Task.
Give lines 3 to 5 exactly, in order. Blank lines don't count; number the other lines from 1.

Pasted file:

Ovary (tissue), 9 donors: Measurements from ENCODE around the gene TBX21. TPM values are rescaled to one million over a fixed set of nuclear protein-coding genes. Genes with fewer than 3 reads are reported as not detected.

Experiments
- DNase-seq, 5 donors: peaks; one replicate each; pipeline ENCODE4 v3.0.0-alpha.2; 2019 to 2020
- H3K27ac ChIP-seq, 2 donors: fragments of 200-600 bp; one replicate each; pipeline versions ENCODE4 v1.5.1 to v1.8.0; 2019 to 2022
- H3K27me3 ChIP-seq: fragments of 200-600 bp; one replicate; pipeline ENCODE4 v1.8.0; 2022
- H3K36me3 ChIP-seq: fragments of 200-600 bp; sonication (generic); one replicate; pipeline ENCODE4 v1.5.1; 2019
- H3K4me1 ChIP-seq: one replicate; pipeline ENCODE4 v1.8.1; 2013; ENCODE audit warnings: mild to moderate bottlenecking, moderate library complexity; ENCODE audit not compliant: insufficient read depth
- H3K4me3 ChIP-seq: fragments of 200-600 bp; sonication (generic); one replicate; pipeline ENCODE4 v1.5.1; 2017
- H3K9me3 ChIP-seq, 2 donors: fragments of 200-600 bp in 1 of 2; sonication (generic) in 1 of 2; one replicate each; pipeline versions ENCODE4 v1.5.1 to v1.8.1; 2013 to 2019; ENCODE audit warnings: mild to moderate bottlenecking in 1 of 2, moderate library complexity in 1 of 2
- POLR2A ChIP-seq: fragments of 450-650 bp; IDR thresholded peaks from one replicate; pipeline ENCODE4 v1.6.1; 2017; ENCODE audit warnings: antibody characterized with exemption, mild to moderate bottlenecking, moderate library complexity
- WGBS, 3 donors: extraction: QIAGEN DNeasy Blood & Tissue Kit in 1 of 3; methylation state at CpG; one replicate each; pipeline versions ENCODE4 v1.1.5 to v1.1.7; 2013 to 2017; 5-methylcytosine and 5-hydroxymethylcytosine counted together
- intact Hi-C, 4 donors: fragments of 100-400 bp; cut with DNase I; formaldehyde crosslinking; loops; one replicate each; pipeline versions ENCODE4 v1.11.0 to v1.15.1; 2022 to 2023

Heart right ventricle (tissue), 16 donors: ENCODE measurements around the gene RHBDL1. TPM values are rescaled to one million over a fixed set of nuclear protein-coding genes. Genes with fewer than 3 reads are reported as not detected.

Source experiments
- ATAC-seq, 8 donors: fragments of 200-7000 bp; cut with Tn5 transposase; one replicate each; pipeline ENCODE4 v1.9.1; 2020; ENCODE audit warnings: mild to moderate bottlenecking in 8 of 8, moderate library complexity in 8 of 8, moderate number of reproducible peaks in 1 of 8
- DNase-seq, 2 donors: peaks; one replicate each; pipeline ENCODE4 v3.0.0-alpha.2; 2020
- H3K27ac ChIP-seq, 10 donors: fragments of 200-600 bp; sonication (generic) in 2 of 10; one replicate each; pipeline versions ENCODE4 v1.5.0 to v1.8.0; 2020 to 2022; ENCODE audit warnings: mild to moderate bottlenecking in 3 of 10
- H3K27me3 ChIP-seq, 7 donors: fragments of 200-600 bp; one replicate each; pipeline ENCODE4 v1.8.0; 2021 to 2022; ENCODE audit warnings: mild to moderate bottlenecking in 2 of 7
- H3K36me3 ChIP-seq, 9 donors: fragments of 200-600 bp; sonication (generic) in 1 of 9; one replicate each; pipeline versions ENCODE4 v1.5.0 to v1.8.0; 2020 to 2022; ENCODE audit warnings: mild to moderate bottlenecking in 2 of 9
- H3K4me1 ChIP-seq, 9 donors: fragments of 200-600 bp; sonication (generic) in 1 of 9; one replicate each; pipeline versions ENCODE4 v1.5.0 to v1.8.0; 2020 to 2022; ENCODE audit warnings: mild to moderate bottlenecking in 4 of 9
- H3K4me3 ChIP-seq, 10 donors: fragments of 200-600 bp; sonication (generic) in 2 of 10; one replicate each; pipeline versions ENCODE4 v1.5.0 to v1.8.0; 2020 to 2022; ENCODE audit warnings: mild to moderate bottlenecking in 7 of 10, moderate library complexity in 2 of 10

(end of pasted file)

- DNase-seq, 5 donors: peaks; one replicate each; pipeline ENCODE4 v3.0.0-alpha.2; 2019 to 2020
- H3K27ac ChIP-seq, 2 donors: fragments of 200-600 bp; one replicate each; pipeline versions ENCODE4 v1.5.1 to v1.8.0; 2019 to 2022
- H3K27me3 ChIP-seq: fragments of 200-600 bp; one replicate; pipeline ENCODE4 v1.8.0; 2022